Baked Macaroni and Cheese
You know Alton Brown would never consider store-bought mac, and this homemade baked macaroni and cheese is a fan favorite. His special ingredient is adding an egg to the sauce for extra richness and creaminess. The crispy breadcrumb topping adds just the right amount of texture to this kid-friendly classic. Get the recipe here.
Because Brown admits he’s “not much of a morning person,” he makes his French toast custard the night before. Not only will you be able to sleep in, but a “mature” custard will actually taste better. Beyond making the custard the night before, Brown says “the most important part of making French toast” is actually leaving your bread out to dry overnight. Fresh bread will fall apart in the pan, while stale bread will soak up the custard and remain sturdy. Bonus: You only need six ingredients. Get the recipe here.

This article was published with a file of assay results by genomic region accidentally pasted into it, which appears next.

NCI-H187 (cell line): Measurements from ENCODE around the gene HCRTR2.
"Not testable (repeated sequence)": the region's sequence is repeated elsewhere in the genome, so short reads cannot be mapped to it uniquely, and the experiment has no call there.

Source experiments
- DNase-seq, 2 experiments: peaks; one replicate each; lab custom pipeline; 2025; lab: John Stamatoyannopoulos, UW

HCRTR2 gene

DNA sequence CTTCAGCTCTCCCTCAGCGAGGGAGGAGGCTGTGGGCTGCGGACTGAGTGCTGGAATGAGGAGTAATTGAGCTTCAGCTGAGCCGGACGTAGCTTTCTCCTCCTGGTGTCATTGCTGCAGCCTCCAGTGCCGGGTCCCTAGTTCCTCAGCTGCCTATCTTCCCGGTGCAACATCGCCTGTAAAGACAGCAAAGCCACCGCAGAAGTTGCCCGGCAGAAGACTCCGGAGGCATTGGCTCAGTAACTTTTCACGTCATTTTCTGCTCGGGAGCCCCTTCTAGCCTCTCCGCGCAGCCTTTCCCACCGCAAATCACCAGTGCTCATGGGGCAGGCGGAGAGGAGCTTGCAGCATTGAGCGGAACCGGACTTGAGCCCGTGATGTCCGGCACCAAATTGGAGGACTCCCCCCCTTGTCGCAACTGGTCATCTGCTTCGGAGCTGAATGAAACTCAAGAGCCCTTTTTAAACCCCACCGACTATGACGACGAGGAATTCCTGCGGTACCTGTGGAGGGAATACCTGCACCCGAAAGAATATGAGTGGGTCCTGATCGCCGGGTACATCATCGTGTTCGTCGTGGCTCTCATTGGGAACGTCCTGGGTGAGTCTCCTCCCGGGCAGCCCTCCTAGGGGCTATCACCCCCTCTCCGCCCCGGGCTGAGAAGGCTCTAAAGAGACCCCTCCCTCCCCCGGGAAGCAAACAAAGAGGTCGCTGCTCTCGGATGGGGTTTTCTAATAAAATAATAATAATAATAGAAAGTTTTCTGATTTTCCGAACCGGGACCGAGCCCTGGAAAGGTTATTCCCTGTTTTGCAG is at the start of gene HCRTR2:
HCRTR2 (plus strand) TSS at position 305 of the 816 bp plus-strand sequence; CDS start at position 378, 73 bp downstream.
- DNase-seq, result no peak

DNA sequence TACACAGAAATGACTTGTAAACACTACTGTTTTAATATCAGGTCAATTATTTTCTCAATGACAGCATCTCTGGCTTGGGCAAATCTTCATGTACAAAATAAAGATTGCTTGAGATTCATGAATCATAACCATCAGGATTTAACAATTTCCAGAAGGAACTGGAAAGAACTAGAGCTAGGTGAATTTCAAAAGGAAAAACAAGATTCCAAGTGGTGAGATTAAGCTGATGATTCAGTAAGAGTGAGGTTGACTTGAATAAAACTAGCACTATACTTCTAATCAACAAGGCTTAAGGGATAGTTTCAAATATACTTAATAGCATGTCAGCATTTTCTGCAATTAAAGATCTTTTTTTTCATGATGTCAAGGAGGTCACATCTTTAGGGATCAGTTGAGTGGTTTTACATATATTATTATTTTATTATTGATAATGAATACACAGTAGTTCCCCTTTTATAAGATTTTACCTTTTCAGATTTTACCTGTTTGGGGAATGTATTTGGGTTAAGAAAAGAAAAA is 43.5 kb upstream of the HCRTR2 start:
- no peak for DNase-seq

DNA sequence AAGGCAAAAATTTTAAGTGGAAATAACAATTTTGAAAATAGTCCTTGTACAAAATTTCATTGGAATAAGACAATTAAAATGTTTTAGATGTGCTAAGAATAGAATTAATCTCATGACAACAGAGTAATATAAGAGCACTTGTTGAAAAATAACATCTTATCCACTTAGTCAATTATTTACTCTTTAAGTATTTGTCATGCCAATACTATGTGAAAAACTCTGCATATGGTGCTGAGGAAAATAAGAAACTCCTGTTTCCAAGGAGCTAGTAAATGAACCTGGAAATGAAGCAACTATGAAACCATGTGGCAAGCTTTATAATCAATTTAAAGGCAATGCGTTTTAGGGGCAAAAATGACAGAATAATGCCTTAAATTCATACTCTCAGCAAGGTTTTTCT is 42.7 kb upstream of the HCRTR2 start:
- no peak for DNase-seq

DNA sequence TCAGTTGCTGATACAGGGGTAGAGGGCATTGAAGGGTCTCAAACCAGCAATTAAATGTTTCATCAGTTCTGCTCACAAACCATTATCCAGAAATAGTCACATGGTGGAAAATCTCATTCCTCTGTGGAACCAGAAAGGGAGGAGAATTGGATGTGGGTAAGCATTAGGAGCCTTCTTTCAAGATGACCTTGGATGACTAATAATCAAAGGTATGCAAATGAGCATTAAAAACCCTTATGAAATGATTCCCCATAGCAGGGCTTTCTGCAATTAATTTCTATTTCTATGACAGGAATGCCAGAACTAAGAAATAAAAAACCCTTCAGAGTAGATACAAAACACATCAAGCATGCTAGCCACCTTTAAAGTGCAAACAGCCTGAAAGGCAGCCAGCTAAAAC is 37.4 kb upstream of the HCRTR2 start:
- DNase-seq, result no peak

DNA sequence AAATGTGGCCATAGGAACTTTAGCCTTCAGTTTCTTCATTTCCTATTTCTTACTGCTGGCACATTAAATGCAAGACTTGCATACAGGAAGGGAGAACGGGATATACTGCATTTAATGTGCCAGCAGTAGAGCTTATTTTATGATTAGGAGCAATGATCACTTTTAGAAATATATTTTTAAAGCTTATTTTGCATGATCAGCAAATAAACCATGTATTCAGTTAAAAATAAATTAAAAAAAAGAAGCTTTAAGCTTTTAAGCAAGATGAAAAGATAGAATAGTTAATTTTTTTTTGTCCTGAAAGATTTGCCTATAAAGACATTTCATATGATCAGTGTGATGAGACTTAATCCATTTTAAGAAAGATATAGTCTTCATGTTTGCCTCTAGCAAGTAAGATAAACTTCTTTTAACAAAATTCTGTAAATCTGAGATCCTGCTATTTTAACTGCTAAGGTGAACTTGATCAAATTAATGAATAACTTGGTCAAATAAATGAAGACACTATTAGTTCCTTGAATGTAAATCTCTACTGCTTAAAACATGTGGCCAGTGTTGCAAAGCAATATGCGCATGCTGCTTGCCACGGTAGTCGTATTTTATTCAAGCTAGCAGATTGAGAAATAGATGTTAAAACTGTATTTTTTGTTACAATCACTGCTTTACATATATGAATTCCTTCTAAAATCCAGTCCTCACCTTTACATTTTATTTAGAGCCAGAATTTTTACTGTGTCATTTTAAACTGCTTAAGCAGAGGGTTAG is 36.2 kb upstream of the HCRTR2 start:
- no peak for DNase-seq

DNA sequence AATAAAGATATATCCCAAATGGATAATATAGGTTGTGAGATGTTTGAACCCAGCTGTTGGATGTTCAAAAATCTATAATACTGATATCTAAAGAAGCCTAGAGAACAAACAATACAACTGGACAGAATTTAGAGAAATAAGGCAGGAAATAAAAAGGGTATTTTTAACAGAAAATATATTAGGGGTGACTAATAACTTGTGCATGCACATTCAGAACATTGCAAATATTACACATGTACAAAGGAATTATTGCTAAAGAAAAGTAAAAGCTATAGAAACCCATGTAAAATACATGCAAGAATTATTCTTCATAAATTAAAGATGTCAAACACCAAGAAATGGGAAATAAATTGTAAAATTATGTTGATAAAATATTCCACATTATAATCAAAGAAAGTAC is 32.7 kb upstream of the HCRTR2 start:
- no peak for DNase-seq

Good Eats Meatloaf
“Great meatloaf is always juicy, but it never falls apart. It is neither bland nor so seasoned that it loses its meaty soul,” Brown said when he introduced this recipe on Good Eats. “A great meatloaf is, in fact, a lot like a great hamburger, only turned inside out.” This meatloaf manages to hit the perfect balance. A few fun facts about Alton’s legendary meat loaf recipe: The binding starts with store-bought garlic croutons, you only need one egg (trust him!), and you actually don’t bake it in your loaf pan (it’s simply used as a mold). When combining your mixture, don’t squeeze the meatloaf, just toss it. The true star of this meatloaf recipe is the gorgeous glaze on top. Get the recipe here.
Best Ever Green Bean Casserole